1
$\begingroup$

A boolean function $f \colon \{0,1\}^n \rightarrow \{0,1\}$ is symmetric if $f(x)$ depends only on the number of $1$s in $x$. It is known that every boolean function is in $\mathrm{NC}^1$, i.e. there is a circuit of depth $O(\log n)$ computing it.

What is known about the constant inside the $O()$ notation? Specifically, can one construct, for every $c$, a symmetric function requiring a circuit of depth at least $c \log n$? Or there is some constant $c_0$ such that every symmetric function has a circuit of depth at most $c_0\log n$?

$\endgroup$
1
$\begingroup$

We can treat the input $x$ as a boolean array. Using an $O(\log n)$ depth sorting network (such as the AKS network), we can sort $x$ in nonincreasing order. Calling the result $y$, using $O(1)$ more depth we can compute $z_i = y_i \land \lnot y_{i+1}$ (extended in the right way to the boundary). The vector $z_0,\ldots,z_n$ is the indicator vector of the Hamming weight of $x$. At this point you can compute any symmetric function using $O(\log n)$ more depth.

This shows that there is a universal constant $C$ such that all symmetric functions can be computed in depth $C\log n$ using constant fan-in circuits.

$\endgroup$
5
  • $\begingroup$ Thanks! Is the constant known? Is there an explicit symmetric function with a matching lower bound? $\endgroup$ – Larry a. Jan 23 at 16:32
  • $\begingroup$ Probably not. In complexity theory we typically don't care about constant factors. Lower bounds which are tight up to lower order factors are sometimes known (for example, formula complexity of parity), but this is uncommon. $\endgroup$ – Yuval Filmus Jan 23 at 16:34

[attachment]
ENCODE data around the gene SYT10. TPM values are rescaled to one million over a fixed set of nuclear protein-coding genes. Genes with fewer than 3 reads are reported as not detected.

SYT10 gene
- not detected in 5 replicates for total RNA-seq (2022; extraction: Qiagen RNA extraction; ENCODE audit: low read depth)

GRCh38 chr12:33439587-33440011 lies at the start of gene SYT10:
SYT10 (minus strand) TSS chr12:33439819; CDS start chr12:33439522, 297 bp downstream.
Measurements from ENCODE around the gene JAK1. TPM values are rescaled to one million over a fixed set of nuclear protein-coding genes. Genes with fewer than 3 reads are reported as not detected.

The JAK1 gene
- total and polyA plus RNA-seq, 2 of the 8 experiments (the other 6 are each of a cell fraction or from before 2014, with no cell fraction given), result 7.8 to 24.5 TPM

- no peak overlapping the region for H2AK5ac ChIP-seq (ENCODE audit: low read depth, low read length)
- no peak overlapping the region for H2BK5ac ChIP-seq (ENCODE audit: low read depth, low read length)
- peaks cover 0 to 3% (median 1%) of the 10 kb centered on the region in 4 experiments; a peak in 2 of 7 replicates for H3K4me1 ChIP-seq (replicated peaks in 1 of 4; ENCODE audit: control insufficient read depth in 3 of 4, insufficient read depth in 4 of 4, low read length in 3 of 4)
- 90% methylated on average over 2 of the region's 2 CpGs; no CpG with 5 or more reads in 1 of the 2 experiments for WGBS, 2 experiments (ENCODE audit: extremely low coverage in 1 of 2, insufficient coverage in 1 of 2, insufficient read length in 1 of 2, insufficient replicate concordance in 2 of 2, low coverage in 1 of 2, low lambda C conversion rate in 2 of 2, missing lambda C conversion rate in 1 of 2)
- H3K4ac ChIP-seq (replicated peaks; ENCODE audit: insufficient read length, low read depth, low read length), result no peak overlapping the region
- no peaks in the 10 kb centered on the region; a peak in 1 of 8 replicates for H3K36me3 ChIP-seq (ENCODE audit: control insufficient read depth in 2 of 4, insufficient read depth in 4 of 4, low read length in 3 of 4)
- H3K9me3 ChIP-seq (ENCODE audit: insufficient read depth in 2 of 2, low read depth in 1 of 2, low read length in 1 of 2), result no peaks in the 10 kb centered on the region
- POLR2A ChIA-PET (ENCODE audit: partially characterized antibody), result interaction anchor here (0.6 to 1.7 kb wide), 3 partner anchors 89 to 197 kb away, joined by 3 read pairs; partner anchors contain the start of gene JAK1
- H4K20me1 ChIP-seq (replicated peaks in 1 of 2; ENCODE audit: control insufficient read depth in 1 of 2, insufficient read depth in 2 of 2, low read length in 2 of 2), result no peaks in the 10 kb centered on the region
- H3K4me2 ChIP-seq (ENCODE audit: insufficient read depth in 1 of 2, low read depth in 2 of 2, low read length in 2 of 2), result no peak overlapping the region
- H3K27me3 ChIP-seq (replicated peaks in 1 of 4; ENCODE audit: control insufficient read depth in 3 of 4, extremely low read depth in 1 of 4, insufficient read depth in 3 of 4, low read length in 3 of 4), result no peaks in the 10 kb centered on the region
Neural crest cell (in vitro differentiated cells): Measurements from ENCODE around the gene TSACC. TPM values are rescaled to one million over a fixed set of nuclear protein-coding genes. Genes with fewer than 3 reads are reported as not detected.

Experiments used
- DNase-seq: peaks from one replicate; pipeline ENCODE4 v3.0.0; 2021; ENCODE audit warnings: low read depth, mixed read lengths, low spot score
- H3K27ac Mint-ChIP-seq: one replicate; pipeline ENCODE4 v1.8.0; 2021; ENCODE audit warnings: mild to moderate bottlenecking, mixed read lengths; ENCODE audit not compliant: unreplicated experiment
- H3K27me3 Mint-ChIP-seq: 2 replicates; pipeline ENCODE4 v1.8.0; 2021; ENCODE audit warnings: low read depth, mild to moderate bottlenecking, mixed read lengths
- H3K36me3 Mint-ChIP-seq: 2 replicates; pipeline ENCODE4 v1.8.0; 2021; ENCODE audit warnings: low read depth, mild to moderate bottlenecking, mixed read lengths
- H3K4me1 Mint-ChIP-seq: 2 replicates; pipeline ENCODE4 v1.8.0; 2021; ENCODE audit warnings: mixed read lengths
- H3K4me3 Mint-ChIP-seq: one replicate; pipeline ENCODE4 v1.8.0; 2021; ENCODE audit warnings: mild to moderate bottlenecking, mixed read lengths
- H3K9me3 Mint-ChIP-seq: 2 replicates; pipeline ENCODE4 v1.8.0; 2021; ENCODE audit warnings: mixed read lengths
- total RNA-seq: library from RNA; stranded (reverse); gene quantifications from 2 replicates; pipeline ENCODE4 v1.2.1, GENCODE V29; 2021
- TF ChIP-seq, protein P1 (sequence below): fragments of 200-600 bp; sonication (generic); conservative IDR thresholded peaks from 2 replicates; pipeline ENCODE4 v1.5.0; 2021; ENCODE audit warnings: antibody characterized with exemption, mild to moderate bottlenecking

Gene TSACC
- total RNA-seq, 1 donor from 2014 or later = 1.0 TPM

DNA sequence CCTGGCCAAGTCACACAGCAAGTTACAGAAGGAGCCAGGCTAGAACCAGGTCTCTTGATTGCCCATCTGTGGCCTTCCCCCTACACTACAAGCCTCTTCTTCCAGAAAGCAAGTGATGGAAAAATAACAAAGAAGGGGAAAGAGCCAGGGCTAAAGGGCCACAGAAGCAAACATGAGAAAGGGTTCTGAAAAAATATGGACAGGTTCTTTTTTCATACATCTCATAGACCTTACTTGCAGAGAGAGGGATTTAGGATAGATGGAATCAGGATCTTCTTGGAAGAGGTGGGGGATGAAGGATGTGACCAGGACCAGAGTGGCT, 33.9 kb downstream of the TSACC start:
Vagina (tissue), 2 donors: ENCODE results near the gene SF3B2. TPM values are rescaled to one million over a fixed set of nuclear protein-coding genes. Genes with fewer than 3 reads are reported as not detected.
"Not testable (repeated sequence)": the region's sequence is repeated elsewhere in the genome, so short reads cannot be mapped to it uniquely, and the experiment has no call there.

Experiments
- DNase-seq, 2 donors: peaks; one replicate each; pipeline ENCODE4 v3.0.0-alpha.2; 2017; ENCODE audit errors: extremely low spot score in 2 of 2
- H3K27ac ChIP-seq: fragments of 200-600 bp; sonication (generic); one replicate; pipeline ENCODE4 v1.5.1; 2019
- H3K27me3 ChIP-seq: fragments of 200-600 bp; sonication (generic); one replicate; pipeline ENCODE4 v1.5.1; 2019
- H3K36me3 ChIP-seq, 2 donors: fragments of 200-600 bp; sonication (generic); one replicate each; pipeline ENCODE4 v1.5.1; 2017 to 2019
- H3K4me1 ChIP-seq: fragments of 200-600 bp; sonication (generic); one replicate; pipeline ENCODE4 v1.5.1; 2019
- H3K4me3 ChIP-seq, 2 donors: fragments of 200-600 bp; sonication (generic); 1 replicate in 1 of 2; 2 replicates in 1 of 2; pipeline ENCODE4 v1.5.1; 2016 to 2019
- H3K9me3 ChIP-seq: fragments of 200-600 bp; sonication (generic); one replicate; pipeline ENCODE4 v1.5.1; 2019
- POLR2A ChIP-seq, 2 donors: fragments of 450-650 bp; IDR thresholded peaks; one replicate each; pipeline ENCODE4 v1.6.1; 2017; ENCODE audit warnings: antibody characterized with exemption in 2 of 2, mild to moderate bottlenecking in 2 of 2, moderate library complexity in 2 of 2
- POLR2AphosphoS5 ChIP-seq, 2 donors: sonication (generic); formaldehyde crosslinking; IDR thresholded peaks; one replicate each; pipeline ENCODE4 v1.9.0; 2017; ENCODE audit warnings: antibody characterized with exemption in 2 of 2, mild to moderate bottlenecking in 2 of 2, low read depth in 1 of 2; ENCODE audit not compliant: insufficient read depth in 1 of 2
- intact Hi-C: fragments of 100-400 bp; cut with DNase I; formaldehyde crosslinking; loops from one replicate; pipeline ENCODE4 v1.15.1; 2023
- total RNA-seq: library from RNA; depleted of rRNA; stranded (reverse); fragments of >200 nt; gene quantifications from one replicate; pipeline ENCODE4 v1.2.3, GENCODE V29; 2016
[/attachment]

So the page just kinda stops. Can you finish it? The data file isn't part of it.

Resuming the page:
• $\begingroup$ For a different construction, see this paper. $\endgroup$ – Yuval Filmus Jan 23 at 16:35
  • $\begingroup$ Since this question is about bounded fan-in ($\mathrm{NC}^1$) circuits, the last step in your construction needs depth $\log n$ rather than $O(1)$. $\endgroup$ – Emil Jeřábek Jan 24 at 10:53
  • $\begingroup$ Right, thanks for the correction. $\endgroup$ – Yuval Filmus Jan 24 at 10:54
1
$\begingroup$

Fix a circuit of depth $c\log n$ computing the majority function $\def\M{\mathrm{Maj}}\M_{2n+1}\colon\{0,1\}^{2n+1}\to\{0,1\}$. (For example, the construction of Valiant gives $c<5{.}3$.) Then for any $k\le n+1$, the threshold function $$\theta^n_k(x_0,\dots,x_{n-1})=\begin{cases}1&\bigl|\{i<n:x_i=1\}\bigr|\ge k\\0&\text{otherwise}\end{cases}$$ can be defined by the circuit $$\M_{2n+1}(x_0,\dots,x_{n-1},\underbrace{0,\dots,0}_{k},\underbrace{1,\dots,1}_{n+1-k})$$ of depth $c\log n$, and an arbitrary symmetric function $f\colon\{0,1\}^n\to\{0,1\}$ can be written as $$f(\vec x)=\bigvee_{k\in I}\bigl(\theta^n_k(\vec x)\land\neg\theta^n_{k+1}(\vec x)\bigr)$$ for some $I\subseteq\{0,\dots,n\}$. Arranging the large $\bigvee$ as a balanced binary tree of disjunctions, this gives a circuit of depth at most $(c+1)\log n+2$. (E.g., using Valiant’s construction, every symmetric function has a circuit of depth $<6{.}3\log n$.)


Concerning lower bounds, the only applicable lower bound I am aware of is that formulas over the De Morgan basis $\{\land,\lor,\neg,0,1\}$ computing Parity need size $\Omega(n^2)$, which implies that any De Morgan circuit for Parity has depth $\ge2\log n$ up to an additive constant. (This bound is tight for Parity, but presumably not for all symmetric functions.)

$\endgroup$

Your Answer

By clicking “Post Your Answer”, you agree to our terms of service, privacy policy and cookie policy

Not the answer you're looking for? Browse other questions tagged or ask your own question.